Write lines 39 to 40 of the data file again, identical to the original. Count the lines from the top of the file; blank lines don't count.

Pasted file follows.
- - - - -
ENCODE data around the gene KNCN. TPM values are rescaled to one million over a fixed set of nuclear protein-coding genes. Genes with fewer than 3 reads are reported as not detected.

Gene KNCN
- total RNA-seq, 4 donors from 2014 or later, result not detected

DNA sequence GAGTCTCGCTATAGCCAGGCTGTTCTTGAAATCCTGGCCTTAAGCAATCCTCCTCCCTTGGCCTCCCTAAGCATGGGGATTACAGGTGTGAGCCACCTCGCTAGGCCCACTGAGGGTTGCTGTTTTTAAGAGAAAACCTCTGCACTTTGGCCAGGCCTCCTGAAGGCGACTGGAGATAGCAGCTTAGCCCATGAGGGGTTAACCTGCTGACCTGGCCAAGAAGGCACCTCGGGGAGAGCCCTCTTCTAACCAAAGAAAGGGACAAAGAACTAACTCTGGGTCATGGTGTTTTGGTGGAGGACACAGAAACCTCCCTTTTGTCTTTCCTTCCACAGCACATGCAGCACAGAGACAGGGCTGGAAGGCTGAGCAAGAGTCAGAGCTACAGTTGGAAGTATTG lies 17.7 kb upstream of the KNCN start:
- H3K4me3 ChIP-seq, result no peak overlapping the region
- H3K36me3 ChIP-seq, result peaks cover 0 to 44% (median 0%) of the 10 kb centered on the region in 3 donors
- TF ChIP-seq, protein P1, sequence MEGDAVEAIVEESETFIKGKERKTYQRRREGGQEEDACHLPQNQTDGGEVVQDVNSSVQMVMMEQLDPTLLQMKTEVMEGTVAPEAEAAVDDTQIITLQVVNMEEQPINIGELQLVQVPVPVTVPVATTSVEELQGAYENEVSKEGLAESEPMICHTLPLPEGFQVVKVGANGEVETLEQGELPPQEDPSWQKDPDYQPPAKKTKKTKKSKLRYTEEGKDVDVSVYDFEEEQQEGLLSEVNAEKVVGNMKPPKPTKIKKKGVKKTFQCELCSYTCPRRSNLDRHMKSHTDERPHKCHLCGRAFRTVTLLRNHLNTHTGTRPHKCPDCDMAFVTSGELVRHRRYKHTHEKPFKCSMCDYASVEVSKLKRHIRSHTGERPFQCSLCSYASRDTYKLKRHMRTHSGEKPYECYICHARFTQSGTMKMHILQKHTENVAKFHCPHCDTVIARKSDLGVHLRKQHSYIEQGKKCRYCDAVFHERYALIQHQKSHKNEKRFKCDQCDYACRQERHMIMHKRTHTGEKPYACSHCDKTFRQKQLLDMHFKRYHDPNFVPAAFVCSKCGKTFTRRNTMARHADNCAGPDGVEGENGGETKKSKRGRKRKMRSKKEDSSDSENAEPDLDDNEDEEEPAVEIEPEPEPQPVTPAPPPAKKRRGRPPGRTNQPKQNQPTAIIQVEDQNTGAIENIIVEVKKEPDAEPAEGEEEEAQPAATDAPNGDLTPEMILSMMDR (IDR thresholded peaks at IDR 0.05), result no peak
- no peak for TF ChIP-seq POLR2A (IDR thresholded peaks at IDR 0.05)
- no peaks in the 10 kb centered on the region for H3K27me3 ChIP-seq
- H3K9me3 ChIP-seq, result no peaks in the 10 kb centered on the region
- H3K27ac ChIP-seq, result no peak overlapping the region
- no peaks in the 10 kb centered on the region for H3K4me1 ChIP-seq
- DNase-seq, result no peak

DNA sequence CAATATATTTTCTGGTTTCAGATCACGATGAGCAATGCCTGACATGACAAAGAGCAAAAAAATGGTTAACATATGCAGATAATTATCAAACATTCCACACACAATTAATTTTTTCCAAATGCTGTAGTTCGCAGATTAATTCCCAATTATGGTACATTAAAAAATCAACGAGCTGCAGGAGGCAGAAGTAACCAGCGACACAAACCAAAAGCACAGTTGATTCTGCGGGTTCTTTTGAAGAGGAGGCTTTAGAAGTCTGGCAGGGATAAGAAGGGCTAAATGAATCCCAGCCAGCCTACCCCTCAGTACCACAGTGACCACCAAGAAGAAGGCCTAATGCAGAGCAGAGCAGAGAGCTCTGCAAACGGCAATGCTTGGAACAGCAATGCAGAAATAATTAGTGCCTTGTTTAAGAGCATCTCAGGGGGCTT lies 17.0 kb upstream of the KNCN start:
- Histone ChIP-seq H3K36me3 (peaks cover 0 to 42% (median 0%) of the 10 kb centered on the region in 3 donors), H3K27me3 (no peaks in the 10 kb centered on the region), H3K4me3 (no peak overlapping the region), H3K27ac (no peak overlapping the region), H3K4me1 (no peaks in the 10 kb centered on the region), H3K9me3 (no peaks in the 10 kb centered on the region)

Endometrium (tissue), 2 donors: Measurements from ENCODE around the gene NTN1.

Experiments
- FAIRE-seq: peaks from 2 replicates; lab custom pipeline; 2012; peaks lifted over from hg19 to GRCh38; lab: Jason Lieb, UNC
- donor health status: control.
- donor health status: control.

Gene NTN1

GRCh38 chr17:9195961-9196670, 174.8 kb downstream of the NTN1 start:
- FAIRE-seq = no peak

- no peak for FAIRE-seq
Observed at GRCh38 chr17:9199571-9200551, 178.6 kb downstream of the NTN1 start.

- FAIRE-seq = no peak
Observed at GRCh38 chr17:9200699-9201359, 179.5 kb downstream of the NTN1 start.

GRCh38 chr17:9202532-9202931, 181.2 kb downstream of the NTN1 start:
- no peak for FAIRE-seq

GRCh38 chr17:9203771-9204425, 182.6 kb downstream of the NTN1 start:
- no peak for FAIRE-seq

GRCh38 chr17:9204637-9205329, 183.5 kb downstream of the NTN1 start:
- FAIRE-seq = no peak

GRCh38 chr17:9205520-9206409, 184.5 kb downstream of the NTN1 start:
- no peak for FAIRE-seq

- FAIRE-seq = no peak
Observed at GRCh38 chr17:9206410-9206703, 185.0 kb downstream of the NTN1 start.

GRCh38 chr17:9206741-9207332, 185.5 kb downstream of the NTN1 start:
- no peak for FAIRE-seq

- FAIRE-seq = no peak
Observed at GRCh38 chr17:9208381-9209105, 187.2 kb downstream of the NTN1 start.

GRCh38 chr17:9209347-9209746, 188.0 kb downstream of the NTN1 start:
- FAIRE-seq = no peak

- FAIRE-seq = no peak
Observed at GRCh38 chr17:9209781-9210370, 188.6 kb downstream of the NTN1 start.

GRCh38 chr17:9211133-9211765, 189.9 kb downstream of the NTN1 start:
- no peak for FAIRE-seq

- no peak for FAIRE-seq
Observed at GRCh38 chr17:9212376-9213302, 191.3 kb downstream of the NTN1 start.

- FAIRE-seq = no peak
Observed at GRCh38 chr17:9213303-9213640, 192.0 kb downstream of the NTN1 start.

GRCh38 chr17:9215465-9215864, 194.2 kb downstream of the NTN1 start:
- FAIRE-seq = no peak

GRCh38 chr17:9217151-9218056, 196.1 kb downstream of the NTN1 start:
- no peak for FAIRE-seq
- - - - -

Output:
- no peak for FAIRE-seq

- FAIRE-seq = no peak